As Ethereum’s co-founder Vitalik Buterin recently explained, layer-2 scaling platforms cannot fully solve Ethereum’s scalability problem for decentralized finance (DeFi), non-fungible tokens (NFTs), and more. Although the network is widely utilized and there are multiple users, Buterin said that verifying mainnet transactions can be difficult. As a result, few people can run their nodes and rely instead on trusted third parties, such as light clients. The co-founder notes that lightweight clients are essential, but verifying whether a particular Ethereum validator complies with protocol rules is difficult.
Addressing on-chain verification problems
He proposes constraining the mainnet and forcing activity to layer-2 in the first option. This would necessitate lowering the mainnet gas-per-block target from 15 million to 1 million, with layer-1’s sole function being to verify layer-2 protocols. While this solution may work, it may have flaws. For starters, it would make many existing L1-based applications economically unviable, and user funds could become trapped due to exorbitant fees. A mass migration to a layer-2 project is possible, but it would complicate matters even further.
The protocol, according to the Ethereum (ETH) co-founder, should be simple to verify on a variety of devices, including laptops, phones, and browser extensions. However, syncing the data on-chain for the first time or after being offline for an extended period can take up to 54 seconds.
This could result in tasking on the device’s browser or rapid battery drain on portable devices. Buterin also suggests a Succinct Non-interactive Argument of Knowledge (SNARK)-verifying the mainnet with a zero-knowledge Ethereum Virtual Machine (zkEVM), which can be used to verify the Ethereum Virtual Machine (EVM) execution of an Ethereum block.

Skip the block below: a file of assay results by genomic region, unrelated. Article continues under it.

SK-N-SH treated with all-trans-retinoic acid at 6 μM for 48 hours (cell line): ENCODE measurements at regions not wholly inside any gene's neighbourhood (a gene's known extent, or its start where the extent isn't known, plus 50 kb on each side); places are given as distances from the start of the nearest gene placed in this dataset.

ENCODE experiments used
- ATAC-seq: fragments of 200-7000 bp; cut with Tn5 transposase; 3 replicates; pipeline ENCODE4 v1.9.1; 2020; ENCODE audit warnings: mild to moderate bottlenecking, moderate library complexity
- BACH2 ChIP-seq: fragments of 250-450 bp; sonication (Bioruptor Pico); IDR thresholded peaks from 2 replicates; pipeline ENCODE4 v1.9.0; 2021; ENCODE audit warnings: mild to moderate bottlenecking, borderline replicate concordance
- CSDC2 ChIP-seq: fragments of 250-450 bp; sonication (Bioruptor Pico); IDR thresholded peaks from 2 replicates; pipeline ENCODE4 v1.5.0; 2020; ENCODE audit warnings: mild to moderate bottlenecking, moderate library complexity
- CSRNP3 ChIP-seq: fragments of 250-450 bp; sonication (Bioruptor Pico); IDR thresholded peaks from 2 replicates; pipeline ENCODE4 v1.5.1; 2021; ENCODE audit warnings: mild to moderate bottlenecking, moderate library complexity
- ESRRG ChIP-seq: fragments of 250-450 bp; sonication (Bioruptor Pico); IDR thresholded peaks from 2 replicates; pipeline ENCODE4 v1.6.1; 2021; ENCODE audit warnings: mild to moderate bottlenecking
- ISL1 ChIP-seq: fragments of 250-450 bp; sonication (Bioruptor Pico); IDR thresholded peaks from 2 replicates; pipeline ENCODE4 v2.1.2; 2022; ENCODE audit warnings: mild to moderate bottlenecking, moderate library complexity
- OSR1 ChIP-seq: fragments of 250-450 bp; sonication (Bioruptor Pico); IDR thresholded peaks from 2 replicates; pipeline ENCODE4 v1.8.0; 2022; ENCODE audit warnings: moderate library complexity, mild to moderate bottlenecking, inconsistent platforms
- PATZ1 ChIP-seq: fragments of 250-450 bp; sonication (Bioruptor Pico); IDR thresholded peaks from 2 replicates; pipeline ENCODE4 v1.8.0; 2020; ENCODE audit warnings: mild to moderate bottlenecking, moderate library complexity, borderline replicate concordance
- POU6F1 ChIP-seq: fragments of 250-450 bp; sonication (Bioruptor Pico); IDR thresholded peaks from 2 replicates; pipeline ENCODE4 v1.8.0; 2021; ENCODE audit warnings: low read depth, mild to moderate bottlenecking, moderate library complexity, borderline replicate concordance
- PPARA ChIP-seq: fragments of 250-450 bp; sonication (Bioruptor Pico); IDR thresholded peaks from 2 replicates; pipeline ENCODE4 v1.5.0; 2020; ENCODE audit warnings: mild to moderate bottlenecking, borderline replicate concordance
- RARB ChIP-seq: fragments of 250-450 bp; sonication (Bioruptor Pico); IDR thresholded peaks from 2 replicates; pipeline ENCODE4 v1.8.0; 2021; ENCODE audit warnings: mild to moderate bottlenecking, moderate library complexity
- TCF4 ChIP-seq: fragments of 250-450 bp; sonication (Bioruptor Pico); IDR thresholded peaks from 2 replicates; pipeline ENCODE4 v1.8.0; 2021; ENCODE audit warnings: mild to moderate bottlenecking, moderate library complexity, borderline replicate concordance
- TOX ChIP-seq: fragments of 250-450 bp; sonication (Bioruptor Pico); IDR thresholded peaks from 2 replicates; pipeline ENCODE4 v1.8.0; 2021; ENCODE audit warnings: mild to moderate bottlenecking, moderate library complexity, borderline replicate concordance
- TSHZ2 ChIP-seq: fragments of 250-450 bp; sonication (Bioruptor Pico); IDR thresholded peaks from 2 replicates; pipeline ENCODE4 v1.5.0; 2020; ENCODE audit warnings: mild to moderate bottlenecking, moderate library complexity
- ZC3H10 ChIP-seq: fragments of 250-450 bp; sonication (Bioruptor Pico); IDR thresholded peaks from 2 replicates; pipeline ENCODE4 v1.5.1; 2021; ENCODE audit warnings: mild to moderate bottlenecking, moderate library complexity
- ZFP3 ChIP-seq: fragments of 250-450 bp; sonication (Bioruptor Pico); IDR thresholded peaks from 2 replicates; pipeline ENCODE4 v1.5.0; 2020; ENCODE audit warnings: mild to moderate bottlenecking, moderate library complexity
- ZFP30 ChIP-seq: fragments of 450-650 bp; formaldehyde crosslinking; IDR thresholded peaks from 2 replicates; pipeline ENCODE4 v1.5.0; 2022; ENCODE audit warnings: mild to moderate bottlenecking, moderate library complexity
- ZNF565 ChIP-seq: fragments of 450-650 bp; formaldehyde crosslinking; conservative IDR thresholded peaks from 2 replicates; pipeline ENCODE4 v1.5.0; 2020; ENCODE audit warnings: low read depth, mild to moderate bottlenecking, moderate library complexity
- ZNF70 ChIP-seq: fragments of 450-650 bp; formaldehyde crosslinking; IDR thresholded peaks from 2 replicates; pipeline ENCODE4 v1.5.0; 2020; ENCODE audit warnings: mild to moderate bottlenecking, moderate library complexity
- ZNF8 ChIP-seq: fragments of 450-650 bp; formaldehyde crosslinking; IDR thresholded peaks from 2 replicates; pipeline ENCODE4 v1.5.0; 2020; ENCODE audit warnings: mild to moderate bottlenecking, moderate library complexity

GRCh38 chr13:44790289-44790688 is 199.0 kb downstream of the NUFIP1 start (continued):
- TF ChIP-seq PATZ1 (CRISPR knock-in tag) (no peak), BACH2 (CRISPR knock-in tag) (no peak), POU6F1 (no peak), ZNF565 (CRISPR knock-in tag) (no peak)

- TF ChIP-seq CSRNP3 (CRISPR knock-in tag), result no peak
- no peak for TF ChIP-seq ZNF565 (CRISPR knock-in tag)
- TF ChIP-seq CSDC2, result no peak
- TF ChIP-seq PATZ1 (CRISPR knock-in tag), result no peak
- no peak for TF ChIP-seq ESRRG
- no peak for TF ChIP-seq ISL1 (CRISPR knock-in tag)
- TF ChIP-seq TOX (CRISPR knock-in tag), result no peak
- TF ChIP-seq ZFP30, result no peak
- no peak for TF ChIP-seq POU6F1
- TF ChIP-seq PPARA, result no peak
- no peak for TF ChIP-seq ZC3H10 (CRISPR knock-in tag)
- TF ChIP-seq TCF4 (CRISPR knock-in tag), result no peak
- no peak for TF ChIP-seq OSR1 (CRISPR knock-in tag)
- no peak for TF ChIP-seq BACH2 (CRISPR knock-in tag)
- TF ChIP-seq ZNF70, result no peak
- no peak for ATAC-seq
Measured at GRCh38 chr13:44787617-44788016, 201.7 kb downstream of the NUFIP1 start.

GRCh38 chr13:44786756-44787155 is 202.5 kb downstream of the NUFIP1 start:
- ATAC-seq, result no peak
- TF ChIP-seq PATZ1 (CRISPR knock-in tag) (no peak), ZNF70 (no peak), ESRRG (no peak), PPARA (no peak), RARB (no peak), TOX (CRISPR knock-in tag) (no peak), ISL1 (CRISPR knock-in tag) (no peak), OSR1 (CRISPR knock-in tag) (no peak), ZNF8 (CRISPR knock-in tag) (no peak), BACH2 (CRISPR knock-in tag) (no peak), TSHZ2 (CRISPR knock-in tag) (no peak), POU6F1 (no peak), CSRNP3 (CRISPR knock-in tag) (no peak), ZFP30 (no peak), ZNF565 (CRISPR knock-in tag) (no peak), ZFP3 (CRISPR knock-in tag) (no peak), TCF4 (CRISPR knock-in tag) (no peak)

More SNARK code would be written in this approach to verify the consensus side of a block. However, generating proofs in real time would necessitate significant advancements in the form of specialized hardware or architectural changes. If this option is pursued, it will be necessary to select a type of zkEVM to be used for verification. There are three possibilities: a single zkEVM, a closed multi-zkEVM, and an open multi-zkEVM.
While each option has benefits and drawbacks, Buterin believes the open multi-zkEVM option is the best. Different clients would use different zkEVM implementations in this approach, with each client waiting for compatible proof before accepting a block as valid.
Improving scalability and accessibility in Ethereum
Buterin’s proposals are a step in the right direction for resolving the on-chain verification problem. While the proposed solutions have flaws, they spotlight the need for an Ethereum protocol that is more scalable and efficient. Polygon launched its zkEVM mainnet beta earlier this week, with techniques to open-source the technology to spur further development.